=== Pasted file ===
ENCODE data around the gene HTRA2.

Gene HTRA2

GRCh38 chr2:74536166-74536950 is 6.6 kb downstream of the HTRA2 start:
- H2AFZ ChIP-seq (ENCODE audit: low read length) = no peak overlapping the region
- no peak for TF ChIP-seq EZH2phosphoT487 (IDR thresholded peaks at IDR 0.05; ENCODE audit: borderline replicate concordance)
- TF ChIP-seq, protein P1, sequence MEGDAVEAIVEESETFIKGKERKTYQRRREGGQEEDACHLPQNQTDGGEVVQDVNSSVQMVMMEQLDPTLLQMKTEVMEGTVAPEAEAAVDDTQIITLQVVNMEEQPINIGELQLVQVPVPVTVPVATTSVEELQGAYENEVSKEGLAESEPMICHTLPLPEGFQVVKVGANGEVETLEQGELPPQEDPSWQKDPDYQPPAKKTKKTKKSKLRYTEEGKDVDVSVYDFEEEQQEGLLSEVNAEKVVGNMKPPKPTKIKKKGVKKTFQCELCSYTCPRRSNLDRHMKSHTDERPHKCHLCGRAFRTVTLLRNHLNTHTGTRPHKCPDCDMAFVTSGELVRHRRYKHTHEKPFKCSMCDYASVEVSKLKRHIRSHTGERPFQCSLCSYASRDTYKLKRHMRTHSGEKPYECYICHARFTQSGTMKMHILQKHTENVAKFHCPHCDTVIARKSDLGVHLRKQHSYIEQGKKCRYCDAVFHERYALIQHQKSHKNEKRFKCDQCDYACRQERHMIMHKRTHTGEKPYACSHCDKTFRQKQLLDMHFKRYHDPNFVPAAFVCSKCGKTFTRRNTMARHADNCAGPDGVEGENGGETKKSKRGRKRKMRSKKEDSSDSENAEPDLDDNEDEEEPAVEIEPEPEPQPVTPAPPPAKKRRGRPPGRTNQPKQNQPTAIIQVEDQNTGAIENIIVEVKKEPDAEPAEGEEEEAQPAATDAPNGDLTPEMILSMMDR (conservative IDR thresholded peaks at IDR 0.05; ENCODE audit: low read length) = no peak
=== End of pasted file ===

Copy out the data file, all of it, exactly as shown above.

ENCODE data around the gene HTRA2.

Gene HTRA2

GRCh38 chr2:74536166-74536950 is 6.6 kb downstream of the HTRA2 start:
- H2AFZ ChIP-seq (ENCODE audit: low read length) = no peak overlapping the region
- no peak for TF ChIP-seq EZH2phosphoT487 (IDR thresholded peaks at IDR 0.05; ENCODE audit: borderline replicate concordance)
- TF ChIP-seq, protein P1, sequence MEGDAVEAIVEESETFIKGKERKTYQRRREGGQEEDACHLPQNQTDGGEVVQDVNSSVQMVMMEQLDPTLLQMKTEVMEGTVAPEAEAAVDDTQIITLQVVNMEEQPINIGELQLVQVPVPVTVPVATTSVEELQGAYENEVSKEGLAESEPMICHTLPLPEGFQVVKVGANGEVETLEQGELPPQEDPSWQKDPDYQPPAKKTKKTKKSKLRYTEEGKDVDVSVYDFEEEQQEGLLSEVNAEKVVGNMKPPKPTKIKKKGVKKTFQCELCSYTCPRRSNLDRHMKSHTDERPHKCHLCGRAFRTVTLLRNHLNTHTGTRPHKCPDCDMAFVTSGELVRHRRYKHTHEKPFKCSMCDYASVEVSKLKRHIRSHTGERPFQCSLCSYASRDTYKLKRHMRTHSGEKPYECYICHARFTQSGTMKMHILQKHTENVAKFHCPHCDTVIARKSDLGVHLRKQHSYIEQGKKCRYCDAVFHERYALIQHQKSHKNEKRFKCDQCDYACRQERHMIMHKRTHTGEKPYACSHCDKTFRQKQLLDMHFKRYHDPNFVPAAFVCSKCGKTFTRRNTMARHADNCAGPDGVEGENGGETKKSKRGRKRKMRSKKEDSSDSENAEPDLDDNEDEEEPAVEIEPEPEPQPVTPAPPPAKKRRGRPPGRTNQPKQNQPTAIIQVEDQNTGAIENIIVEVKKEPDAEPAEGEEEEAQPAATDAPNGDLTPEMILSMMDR (conservative IDR thresholded peaks at IDR 0.05; ENCODE audit: low read length) = no peak